Regardless of how England’s European Championship campaign ends, or even the team’s showing at next year’s World Cup, Gareth Southgate will be staying in the coach’s job for years to come.
If the England team leadership has its way, at least.
Southgate is rated so highly that the Football Association already wants to extend his contract beyond 2022.
“He knows that we think he’s doing a great job,” FA chief executive Mark Bullingham said Friday at England’s St. George’s Park training center.
“We would love him to carry on, for sure, beyond this contract.”
For now, the priority is England’s match against Germany on Tuesday in the round of 16 at Euro 2020. But the expectation is Southgate will still be in charge for Euro 2024.
“Our support is unwavering, we are 100% behind Gareth,” Bullingham said. “We’ll get into that formal (contract) conversation after this tournament. But if you ask me now I’d say yes we’d like him to carry on.”
Southgate has restored the reputation of the England national team from the lows of a humiliating Euro 2016 exit against Iceland in the round of 16 and the ignominy of Sam Allardyce’s brief tenure. Allardyce, whose brashness and unguarded bar talk forced the FA to part company, lasted only one game as Roy Hodgson’s successor.
Southgate, whose only previous first-team coaching experience was three years at Middlesbrough until 2009, was promoted from his job overseeing England’s under-21 team.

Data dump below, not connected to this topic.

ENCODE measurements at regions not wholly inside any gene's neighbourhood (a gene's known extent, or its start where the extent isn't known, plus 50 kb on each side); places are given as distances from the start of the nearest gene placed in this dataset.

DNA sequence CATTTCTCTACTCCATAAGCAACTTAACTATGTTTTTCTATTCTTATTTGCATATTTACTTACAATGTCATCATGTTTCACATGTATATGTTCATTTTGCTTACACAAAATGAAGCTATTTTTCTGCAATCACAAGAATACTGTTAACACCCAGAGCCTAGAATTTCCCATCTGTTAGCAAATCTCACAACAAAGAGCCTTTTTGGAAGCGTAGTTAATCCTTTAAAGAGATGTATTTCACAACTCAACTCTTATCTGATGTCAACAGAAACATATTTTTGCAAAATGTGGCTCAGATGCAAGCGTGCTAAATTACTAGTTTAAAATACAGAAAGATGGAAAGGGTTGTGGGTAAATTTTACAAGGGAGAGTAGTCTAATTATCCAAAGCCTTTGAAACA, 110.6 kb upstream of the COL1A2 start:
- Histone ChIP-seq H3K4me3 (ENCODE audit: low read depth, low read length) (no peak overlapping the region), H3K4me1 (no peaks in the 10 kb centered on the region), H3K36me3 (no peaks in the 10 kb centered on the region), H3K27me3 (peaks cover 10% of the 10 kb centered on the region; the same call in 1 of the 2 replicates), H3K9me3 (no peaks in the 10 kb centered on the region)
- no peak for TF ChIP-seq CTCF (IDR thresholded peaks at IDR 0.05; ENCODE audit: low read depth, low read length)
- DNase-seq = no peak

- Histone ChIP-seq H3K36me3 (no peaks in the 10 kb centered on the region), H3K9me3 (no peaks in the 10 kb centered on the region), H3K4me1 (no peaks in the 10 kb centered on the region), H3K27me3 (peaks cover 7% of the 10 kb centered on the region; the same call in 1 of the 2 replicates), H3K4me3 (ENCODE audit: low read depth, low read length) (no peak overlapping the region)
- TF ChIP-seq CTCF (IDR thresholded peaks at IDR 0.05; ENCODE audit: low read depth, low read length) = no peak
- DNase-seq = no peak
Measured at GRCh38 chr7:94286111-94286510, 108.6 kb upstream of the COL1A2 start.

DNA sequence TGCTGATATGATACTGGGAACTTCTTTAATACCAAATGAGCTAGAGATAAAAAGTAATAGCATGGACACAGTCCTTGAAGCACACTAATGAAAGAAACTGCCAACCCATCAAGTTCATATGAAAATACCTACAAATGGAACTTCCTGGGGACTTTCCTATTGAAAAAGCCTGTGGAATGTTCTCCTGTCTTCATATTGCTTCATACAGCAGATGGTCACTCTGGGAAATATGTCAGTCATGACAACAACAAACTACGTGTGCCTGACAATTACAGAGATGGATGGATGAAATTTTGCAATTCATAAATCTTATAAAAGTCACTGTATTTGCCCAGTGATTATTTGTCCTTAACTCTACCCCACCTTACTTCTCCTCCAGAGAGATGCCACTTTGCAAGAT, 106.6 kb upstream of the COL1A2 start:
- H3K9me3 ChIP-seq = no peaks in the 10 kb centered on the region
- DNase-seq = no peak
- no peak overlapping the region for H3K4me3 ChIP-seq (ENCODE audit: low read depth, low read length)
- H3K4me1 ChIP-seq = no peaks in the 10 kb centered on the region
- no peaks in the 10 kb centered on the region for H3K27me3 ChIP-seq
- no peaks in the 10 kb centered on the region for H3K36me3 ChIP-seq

By 2018, Southgate had led England’s men to the World Cup semifinals for the first time in 28 years. He impressed with the leadership he shown as a figurehead for the English game.
“He’s such a strong manager both on and off the pitch, it opens up a whole array of different possibilities for him in the future,” Bullingham said. “I think he could do anything in club world or FA world absolutely.”
For now, the FA wants to keep the 50-year-old Southgate in the England dugout, rather than being attracted by a role at a club.
“I think he’s got a brilliant long-term career in football and I know he might have aspirations longer term,” Bullingham said.
“We’re in a competitive world, I’m sure his name gets bandied around for every job. But as far as I know he’s really committed to the job and I think he’s doing it brilliantly.”
The initial challenge is trying to win England’s first major trophy since 1966, with the semifinals and final of Euro 2020 at Wembley Stadium. Then it’s back to resuming the mission to qualify for next year’s World Cup in Qatar.